The U.S. Department of Agriculture (USDA) has begun closing on an $89 million conservation project in central Florida that is one of the largest easement acquisitions in the history of the agency’s Wetlands Reserve Program (WRP).
The USDA’s Natural Resources Conservation Service will provide the funds to secure permanent easements on five properties totaling more than 26,000 acres (10,526 ha) in the Northern Everglades Watershed in remote Highlands County about 130 miles (208 km) south of Orlando. The easements will enhance wetlands, wildlife habitat, and the quality of the water draining into the Everglades.
The project represents more than a year’s work for Dean Saunders of Saunders Real Estate, a Lakeland, Florida–based and Coldwell Banker–affiliated land brokerage, who represented two of the four landholders involved in the transaction. But in a larger sense, it is the culmination of Saunders’ life’s work, work that began when the University of Florida graduate joined then-Senator Lawton Chiles’ staff as agriculture liaison. “It all started 18 years,” he recalls.
Back then, the idea of selling away the right to develop land was considered heresy, not just by landowners but by environmentalists, too. “Ranchers thought I was a communist, and conservationists thought I was a fascist,” says ULI member Saunders, whose partner in another venture, Saunders Ralston Realty, is ULI member and commercial real estate broker Gary Ralston. “But in that they both want to protect the land, they have a lot more in common than people think.”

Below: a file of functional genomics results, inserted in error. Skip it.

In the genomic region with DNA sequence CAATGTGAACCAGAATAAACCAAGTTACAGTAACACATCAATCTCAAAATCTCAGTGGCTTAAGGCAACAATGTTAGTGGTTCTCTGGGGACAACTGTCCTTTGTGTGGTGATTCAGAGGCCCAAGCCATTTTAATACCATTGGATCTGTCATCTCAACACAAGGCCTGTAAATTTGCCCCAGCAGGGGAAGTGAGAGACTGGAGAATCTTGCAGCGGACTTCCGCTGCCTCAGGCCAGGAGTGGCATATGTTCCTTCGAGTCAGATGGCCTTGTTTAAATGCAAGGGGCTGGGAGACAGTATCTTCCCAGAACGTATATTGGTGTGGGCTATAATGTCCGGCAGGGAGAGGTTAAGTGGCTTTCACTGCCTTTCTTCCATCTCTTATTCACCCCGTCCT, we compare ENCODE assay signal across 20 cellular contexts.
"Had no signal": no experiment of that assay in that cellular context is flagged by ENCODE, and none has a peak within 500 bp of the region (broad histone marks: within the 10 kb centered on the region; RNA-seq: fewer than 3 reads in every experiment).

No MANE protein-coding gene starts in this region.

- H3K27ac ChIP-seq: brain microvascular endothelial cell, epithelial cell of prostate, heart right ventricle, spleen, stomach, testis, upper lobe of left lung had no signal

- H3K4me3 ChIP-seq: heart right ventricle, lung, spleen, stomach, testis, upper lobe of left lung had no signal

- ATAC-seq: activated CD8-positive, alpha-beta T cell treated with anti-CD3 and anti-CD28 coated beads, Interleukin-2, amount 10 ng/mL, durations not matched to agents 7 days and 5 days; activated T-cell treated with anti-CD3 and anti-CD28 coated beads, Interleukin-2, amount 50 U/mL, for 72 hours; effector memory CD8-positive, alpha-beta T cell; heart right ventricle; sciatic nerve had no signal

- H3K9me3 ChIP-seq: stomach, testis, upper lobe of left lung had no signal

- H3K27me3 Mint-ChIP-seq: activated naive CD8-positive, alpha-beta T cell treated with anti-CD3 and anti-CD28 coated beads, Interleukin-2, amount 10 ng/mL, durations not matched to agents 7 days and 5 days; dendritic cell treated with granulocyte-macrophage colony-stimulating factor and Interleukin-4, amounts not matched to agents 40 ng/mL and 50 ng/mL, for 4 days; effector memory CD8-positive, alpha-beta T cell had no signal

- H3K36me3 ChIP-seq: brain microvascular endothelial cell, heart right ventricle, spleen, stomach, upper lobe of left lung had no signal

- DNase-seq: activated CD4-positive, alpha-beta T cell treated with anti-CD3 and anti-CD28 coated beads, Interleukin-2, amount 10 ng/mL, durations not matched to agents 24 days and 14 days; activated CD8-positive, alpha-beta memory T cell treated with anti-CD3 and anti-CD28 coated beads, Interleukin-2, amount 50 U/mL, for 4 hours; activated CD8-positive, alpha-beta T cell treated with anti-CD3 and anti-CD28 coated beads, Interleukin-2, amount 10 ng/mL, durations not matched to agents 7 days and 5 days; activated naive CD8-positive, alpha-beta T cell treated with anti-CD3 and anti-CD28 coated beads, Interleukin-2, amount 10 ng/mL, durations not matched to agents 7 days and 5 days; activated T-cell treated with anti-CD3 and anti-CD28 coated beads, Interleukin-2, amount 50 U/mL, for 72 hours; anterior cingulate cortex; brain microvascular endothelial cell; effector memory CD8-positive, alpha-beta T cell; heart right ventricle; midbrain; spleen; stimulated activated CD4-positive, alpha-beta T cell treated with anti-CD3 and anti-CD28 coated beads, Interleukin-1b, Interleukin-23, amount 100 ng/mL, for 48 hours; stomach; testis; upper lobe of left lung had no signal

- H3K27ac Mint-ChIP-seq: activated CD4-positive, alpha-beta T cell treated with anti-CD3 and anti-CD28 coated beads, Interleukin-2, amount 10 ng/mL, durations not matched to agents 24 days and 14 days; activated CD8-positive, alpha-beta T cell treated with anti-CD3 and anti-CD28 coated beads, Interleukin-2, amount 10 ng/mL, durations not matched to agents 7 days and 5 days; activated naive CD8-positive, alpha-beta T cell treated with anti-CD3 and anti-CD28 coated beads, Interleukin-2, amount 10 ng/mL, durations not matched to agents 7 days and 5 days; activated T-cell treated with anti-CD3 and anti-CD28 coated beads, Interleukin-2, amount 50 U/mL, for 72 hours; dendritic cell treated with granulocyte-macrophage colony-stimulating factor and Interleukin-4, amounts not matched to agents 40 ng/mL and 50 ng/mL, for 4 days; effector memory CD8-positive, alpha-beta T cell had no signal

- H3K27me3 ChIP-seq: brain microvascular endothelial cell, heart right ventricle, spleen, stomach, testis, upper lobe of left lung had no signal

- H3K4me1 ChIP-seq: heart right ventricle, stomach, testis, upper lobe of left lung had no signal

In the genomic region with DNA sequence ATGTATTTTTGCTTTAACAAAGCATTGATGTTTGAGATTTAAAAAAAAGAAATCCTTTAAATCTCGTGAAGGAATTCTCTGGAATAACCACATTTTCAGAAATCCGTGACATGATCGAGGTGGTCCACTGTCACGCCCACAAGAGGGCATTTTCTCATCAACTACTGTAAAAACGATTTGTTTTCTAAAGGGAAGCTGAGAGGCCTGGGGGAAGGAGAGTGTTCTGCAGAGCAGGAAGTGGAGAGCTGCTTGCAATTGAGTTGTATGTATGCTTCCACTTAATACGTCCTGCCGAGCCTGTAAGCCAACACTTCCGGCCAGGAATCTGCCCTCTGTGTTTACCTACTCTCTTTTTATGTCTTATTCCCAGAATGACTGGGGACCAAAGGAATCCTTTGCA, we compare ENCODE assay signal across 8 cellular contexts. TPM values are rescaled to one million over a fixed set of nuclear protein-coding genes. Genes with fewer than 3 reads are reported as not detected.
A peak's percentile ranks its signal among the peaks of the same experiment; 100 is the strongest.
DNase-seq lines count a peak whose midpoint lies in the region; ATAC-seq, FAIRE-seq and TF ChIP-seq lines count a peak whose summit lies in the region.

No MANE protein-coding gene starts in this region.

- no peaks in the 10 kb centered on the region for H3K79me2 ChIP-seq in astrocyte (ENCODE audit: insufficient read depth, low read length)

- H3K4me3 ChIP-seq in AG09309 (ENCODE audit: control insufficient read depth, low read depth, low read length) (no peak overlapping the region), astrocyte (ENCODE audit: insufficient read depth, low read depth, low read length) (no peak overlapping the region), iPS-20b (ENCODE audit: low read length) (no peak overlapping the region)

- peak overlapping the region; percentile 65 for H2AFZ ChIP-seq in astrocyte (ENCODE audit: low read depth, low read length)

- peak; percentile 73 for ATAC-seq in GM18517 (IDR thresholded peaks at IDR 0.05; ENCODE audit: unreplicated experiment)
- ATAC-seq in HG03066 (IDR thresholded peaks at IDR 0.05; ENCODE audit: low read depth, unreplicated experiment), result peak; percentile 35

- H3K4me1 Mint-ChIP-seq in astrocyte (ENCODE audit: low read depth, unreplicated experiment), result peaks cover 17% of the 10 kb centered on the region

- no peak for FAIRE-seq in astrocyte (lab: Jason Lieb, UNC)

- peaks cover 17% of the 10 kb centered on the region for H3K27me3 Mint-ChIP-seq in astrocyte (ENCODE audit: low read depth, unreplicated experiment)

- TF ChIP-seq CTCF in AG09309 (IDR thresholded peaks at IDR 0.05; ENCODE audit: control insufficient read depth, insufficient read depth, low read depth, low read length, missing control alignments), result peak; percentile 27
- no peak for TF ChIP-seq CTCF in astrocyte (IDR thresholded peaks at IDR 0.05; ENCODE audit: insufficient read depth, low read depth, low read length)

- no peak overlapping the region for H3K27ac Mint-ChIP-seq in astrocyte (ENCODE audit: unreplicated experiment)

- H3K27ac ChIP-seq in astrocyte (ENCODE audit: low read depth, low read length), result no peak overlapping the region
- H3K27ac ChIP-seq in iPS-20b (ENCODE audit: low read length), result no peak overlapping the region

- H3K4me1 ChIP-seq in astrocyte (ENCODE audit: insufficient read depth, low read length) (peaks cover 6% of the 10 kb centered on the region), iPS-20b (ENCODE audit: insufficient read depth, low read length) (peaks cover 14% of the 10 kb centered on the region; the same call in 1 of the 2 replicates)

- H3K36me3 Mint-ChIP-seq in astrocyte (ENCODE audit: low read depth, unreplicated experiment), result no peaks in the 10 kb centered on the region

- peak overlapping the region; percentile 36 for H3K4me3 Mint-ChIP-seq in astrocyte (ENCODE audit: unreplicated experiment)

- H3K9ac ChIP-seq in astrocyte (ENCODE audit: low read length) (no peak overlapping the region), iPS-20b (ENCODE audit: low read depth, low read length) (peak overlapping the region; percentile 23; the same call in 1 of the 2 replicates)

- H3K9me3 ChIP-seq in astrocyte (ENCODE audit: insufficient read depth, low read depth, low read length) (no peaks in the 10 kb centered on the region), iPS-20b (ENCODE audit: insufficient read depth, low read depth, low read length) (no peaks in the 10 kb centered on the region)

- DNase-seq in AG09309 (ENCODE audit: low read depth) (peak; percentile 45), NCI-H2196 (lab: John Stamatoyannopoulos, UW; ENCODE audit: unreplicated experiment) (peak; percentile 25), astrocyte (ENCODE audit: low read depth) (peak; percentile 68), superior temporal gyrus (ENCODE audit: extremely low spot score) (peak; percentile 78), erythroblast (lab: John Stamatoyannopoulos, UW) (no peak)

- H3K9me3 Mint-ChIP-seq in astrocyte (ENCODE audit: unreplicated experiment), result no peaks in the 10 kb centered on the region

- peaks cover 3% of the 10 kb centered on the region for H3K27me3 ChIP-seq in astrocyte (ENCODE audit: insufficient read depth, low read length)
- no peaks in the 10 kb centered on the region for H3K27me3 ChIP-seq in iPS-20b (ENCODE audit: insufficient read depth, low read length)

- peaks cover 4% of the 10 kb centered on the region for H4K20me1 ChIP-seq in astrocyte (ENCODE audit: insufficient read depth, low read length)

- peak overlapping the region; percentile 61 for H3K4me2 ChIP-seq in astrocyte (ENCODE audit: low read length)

When Chiles retired from the Senate in 1988, Saunders, a sixth-generation Floridian who majored in citrus, went to work selling ranches, groves, and other parcels of undeveloped land. But when Chiles became the Sunshine State’s governor two years later, Saunders joined his staff in Tallahassee. Then, in 1994, the then-32-year-old Saunders embarked on his own political career, winning a seat in the Florida House by a slim five-vote margin over his Republican opponent. Saunders was reelected for another two-year term in 1996. But the next time around, he decided not to run for reelection, and he resumed his real estate career.
During his four-year stint in the state house, he left his mark by giving life to a 1990 constitutional amendment that set aside $300 million in bond funds to buy conservation properties over a ten-year period. In those days, conservationists believed that land had to be purchased or regulated in order to be protected. But landowners thought otherwise; that regulation was the enemy that should be avoided at all costs. And consequently, the so-called P2000 setaside remained idle.
So to gain the trust of landowners, Saunders introduced the Green Swamp Land Protection Act, a $30 million, three-year measure that was set up as an independent agency to acquire easements in a predefined, prime recharge area in parts of just two counties, Polk and Lake. “Up to this time, landowners resented state agencies for trying to regulate their land in order to protect it,” he says. “The state had recently proposed down-zoning the land by cutting densities by up to 75 percent, so there was no trust at all in the traditional process.”
The bill passed, and landowners responded as Saunders had hoped. And when the P2000 program came up for review, Saunders, who was by then chairman of the National Resources Subcommittee in the House, “decided to go for the mother lode” by supporting a change that allowed other state agencies to use funds to buy easements as well as land.
“I’m an incredibly strong believer in property rights,” the land broker says. “I also believe in conservation. And in that regard, the government doesn’t need to buy everything; it can buy just the development rights. That way, the government can double the amount of land it protects because it pays less for a conservation easement than what it would cost to buy the land.”